In this second instalment I’ll be focussing on Microsoft’s Internet Information Server that was included with BackOffice 2.0. The previous post from a while back consisted of an overview of installing Windows NT 3.51 Server and Exchange Server 4.0.
Internet Information Server 1.0
If you’re an IT professional whose involved with Windows-based servers, chances are you’re familiar with more contemporary versions of Internet Information Server (IIS). It’s Microsoft’s solution for web hosting, and has been around for decades now. An open source alternative known as Apache that typically runs on Linux has been its main competitor. Although IIS is second best to Apache in market share, both products have dominated the internet in a way most people don’t realise.
For IIS this is where it all began. A research project had been established with the University of Edinburgh in Scotland, located at what was known as the European Microsoft Windows NT Academic Centre (EMWAC). In 1994, a server originally running Windows NT 3.1 was hosting Microsoft’s website using software named EMWAC HTTP Server. This software had been offered both as freeware and as a professional version. Known as Purveyor and sold by Process Software Corporation, the professional version incorporated features such as user authentication, and proxy server capability.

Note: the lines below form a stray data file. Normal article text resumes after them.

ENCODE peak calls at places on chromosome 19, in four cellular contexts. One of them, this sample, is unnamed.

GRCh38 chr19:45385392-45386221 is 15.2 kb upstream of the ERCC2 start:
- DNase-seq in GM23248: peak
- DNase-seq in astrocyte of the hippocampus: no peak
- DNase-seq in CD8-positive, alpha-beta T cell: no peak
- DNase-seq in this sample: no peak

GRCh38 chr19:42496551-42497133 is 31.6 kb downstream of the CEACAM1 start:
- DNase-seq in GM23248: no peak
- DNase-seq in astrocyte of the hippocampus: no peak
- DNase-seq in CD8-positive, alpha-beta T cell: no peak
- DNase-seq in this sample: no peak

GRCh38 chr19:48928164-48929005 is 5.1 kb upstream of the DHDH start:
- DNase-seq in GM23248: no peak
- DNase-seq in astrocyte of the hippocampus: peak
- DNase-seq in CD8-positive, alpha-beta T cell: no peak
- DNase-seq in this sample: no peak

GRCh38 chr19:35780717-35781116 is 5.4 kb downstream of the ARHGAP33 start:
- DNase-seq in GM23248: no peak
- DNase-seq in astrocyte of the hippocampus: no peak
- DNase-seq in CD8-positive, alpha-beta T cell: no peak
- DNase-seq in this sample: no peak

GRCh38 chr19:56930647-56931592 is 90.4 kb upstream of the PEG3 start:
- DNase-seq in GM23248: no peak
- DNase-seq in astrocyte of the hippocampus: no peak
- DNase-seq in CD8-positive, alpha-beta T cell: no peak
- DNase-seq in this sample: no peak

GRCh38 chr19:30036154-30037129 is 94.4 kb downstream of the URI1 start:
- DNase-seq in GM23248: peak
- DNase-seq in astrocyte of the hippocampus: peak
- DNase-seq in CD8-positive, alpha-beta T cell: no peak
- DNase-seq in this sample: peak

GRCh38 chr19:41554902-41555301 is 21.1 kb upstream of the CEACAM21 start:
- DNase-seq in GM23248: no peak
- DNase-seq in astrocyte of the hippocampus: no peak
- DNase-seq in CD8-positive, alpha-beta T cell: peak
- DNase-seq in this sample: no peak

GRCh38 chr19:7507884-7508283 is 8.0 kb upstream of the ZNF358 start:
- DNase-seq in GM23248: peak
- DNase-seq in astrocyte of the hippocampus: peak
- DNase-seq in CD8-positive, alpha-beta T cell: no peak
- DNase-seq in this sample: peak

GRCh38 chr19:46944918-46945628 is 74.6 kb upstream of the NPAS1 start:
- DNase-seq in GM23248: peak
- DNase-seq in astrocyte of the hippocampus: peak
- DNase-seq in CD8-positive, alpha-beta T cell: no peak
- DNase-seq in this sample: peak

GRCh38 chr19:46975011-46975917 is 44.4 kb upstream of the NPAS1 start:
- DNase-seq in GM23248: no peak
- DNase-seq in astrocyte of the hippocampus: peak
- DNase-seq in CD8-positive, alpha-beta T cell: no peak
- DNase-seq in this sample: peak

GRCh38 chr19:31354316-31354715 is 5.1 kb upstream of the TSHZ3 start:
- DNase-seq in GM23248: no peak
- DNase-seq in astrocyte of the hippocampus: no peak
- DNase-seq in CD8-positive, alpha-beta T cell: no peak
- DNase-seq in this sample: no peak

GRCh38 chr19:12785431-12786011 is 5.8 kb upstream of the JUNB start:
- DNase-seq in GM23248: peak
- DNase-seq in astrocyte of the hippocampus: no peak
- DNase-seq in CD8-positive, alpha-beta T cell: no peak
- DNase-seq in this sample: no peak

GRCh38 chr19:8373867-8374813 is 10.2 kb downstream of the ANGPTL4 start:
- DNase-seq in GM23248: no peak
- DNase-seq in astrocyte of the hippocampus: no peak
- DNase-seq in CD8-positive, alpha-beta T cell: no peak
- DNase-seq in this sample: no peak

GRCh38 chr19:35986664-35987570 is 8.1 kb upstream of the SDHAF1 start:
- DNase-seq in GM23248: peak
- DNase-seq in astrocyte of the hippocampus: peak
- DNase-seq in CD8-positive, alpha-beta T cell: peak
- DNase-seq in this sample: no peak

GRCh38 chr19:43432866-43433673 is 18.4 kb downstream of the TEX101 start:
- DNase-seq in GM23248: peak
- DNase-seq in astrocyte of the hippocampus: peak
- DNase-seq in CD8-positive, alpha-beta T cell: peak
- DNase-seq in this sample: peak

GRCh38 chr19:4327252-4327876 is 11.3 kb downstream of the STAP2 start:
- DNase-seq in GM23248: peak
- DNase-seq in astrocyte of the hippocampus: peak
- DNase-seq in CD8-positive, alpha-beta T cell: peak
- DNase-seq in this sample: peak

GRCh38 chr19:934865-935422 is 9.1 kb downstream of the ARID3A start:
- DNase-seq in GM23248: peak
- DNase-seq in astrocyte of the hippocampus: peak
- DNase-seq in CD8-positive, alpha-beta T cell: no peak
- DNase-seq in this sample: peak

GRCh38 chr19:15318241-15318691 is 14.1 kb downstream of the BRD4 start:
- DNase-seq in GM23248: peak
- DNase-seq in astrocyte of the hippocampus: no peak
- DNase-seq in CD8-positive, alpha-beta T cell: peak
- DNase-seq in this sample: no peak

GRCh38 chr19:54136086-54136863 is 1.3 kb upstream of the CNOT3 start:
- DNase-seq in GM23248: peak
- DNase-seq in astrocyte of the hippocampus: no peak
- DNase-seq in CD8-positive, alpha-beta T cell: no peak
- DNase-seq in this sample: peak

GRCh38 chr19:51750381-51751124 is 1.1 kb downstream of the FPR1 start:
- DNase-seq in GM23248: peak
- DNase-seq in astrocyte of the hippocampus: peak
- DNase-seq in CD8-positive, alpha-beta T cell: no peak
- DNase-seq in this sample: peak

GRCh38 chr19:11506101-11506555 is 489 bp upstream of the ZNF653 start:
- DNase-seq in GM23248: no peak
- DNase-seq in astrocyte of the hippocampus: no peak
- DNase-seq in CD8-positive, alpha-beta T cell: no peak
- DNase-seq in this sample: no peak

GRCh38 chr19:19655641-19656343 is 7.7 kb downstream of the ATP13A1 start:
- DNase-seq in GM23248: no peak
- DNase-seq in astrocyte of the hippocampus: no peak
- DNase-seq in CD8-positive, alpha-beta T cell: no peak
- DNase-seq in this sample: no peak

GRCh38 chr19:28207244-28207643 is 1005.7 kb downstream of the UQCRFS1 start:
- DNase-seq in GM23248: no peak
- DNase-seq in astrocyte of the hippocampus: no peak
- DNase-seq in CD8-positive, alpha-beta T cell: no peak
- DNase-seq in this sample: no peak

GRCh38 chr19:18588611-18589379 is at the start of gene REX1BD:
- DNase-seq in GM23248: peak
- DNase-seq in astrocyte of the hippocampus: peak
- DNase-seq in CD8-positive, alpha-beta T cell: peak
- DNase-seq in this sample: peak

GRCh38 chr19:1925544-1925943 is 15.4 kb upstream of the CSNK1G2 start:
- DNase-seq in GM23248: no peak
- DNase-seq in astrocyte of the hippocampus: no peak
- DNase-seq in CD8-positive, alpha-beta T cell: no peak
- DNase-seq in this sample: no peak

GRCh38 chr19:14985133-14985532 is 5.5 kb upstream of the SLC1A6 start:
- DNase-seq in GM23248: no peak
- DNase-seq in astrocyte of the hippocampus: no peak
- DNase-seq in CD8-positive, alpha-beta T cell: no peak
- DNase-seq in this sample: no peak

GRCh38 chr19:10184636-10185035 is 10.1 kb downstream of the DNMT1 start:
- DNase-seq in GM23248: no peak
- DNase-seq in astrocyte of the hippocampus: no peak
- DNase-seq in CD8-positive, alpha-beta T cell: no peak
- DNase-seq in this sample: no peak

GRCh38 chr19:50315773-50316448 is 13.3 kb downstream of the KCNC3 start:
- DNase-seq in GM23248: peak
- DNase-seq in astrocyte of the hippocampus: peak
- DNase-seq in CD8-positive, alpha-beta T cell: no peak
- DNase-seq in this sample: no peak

By 1995 it was a time when the internet was taken more seriously, and it was obvious Microsoft was realigning their corporate strategy behind it. Within months of Windows 95’s release, consumers had access to The Microsoft Network, Internet Explorer, and later FrontPage after the acquisition of Vermeer Technologies. EMWAC HTTP Server was primitive and began to show cracks with increasing volumes of traffic to microsoft.com. In anticipation of additional server loads with the launch of Windows 95, the web server was migrated over to a pre-release version of IIS built from the ground up.
The RTM release of IIS 1.0 was distributed as part of Windows NT 3.51’s Service Pack 3 update or as a separate download. Alternatively Microsoft released copies on CD for $99 US.
Installation of IIS 1.0 is via the BackOffice 2.0 Setup program, with a full installation only taking 5 MB.
This is followed by which ODBC driver to install. In this instance, only SQL Server was available as an option.
With no other details required, Setup completes in next to no time and you’re given the following program group in Program Manager.
Administrating web services is performed using Internet Service Manager. As below, the web, FTP, and Gopher services are all running from the same server. By default, the services are shown in Report view, though can be changed to Service or Server view if preferred and would be more useful in multi-server environments.